I’m not sure why, but I know a lot of teachers who are fighting the annual start-of-the-school organizational hiccups and budget fire drills.
One of them found out on her first day that she was going to have the opportunity to plan and teach a “gifted and talented” class related to her specialty, which is elementary school music education. That’s the good news. The bad news is that she somehow has to add it to her existing load, which was already booked from bell to bell.
On the flip side, at the fitness center where I’m a member, I was greeted by the following question in a group class on Monday morning: “How many of you hate your teachers yet?” I’m not a parent, so I didn’t exactly understand what she meant. But since when did the parent-teacher-student thing become an adversarial relationship?
Clearly, healthcare isn’t the only thing that’s really broken in this country. The education system remains in a state of disarray, due to way too many factors to enumerate or explain here. The point of this point is to point out that technology and, specifically, Web 2.0 technology could really change this.
I’m not talking about how to use Facebook to get through to students, although certainly a young high-school or college-age student’s ability to use the social network for study groups that reach outside their local district is intriguing. I’m talking about more profound efforts to use technology as the hook to get students interested in learning and education.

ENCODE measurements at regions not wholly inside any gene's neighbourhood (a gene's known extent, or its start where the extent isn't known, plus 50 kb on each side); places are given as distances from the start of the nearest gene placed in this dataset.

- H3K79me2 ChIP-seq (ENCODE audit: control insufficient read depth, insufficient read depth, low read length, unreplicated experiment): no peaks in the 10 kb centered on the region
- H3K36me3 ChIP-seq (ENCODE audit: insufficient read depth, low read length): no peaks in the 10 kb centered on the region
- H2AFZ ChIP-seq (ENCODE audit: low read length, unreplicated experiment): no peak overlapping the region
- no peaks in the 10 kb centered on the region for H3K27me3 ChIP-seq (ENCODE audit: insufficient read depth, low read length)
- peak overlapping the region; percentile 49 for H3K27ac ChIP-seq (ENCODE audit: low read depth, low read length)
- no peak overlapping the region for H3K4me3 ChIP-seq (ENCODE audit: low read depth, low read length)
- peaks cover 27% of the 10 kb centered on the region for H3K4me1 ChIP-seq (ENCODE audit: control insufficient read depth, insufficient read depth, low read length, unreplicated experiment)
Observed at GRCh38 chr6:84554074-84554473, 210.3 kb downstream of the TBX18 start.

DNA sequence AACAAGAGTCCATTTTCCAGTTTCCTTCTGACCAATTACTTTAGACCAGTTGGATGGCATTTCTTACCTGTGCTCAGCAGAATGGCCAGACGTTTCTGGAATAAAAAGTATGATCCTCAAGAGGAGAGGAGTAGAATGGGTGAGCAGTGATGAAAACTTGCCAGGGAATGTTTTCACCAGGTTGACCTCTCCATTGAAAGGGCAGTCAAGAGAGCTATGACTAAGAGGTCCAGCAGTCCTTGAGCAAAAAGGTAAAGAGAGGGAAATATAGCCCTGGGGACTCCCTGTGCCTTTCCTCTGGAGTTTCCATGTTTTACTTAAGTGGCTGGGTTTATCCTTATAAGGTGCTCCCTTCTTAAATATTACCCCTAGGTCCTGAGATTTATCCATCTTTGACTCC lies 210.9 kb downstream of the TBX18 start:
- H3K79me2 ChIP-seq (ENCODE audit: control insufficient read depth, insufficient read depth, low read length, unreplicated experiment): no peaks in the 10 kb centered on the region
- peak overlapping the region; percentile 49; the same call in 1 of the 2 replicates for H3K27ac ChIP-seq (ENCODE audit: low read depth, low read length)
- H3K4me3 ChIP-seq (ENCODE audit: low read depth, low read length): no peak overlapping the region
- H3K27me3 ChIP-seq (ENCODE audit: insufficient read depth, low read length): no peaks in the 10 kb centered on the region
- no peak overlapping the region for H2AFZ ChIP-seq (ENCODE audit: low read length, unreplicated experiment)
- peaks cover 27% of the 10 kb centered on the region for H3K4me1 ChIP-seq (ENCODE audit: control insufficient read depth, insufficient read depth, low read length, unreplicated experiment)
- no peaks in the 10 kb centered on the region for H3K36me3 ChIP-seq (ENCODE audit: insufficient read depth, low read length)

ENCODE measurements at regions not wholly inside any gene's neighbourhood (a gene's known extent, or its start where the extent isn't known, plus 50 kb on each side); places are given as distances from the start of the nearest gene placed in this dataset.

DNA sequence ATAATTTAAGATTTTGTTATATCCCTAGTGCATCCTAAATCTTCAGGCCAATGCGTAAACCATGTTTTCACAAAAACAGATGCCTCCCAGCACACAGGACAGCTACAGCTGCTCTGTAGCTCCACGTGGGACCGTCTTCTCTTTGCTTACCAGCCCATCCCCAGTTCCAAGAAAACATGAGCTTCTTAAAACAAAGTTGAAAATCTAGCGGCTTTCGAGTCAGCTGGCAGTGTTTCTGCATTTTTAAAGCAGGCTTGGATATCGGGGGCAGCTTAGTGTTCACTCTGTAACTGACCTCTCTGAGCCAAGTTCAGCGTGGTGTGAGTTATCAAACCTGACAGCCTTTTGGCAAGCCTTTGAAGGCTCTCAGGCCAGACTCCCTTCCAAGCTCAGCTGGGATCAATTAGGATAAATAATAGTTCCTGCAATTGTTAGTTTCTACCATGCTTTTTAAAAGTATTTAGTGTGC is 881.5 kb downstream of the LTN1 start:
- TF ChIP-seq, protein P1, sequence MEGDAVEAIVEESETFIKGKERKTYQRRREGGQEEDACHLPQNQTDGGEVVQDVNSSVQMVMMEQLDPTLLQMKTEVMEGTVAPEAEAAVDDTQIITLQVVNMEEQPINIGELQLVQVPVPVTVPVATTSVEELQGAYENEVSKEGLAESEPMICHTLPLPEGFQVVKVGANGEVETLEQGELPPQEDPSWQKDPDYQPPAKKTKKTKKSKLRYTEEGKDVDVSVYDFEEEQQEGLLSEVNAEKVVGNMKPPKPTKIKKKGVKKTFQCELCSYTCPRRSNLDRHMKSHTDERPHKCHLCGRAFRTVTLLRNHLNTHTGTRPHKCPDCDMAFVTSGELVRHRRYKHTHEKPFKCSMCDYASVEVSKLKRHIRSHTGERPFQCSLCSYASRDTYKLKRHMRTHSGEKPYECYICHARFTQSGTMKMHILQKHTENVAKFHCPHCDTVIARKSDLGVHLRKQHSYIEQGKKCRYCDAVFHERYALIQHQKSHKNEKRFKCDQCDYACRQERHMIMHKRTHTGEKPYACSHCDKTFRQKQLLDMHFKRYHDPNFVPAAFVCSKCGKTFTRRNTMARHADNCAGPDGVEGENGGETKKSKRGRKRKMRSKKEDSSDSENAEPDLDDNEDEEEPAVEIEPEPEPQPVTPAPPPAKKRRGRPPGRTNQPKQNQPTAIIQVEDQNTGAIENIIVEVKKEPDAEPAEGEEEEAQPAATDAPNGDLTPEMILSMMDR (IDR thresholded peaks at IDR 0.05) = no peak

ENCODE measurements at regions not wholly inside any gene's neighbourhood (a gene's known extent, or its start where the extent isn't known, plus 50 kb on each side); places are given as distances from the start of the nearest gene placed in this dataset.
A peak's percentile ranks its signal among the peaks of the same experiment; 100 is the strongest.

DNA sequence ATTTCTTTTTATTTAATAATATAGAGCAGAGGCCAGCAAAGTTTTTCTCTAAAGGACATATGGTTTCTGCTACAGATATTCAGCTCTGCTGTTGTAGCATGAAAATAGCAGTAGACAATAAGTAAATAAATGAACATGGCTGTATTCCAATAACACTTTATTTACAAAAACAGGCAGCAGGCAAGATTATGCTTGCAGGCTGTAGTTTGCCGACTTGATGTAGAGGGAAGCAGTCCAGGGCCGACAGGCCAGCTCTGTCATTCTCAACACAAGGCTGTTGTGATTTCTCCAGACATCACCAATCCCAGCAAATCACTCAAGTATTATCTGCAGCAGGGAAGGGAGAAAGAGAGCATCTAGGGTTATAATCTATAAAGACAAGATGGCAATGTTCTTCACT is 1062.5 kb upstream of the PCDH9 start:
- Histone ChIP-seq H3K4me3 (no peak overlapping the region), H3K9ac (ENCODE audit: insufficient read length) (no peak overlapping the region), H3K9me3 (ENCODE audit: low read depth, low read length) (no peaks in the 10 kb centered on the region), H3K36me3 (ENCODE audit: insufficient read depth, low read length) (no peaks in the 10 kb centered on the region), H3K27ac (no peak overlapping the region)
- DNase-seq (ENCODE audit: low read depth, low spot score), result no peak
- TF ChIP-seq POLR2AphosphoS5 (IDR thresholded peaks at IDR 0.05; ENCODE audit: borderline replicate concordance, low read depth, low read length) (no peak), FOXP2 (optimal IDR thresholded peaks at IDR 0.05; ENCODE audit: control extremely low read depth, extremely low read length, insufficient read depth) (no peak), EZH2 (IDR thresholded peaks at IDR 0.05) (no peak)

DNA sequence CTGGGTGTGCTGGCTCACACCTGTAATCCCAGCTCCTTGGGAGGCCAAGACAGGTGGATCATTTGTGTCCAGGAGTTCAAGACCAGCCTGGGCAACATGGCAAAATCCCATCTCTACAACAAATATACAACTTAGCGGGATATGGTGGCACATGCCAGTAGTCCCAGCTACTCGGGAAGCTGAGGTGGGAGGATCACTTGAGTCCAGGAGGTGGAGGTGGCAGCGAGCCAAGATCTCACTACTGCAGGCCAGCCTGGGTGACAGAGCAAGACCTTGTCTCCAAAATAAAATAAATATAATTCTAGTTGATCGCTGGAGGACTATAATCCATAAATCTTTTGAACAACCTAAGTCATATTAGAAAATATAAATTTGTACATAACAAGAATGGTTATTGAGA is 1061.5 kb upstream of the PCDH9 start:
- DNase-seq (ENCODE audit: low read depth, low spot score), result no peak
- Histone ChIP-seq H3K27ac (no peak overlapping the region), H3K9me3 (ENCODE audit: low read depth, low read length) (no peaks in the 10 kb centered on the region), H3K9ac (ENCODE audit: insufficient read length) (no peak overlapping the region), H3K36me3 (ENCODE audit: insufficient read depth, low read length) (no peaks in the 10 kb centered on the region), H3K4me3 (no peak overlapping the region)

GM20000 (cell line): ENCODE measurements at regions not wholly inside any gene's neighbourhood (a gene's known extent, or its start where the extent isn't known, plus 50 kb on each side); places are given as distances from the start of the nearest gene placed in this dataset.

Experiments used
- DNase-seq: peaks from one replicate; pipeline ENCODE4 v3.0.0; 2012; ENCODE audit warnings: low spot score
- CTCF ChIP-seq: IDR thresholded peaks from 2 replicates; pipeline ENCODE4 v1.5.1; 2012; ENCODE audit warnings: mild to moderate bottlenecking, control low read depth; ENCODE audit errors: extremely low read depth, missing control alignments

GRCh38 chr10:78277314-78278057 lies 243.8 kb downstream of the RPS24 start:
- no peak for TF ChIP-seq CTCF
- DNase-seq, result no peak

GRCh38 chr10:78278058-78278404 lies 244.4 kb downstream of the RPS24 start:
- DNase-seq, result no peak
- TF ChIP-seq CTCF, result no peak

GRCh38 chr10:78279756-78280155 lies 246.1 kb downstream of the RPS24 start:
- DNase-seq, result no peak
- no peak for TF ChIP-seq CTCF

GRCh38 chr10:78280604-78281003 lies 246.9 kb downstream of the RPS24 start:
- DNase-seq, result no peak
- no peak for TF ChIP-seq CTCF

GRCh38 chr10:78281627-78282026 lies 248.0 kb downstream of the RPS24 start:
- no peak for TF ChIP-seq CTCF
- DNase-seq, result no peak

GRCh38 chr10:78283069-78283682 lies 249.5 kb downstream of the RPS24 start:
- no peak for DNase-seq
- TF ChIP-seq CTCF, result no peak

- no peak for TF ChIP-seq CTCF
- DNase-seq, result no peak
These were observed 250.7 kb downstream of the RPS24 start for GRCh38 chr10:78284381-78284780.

A recent issue of Wired contains a great essay about this topic, inspired by the writer’s attendance at a conference in New York about the future of education, “Making Geeks Cool Could Reform Education.” This article from Fast Company also contains information about start-ups that rewriting the concept of what constitutes a meaningful academic curriculum.
Once upon a time, I wanted to write a book about how technology would impact the education system. I mean, when preschoolers are using Wii systems and video games and all sorts of other gadgets, how can we possibly expect them to be excited by a one-dimensional chalkboard. The trouble is the investment, of course, which hasn’t been made any easier by the economic crisis.
One really positive sign in my mind is the number of schools and universities that are looking at the smart grid to help manage their biggest piece of overhead: facilities costs for electricity and water. I have to give credit to the districts that are recognizing that if they use IT to help reduce energy consumption costs, maybe that money can be put back into the classroom — real or virtual.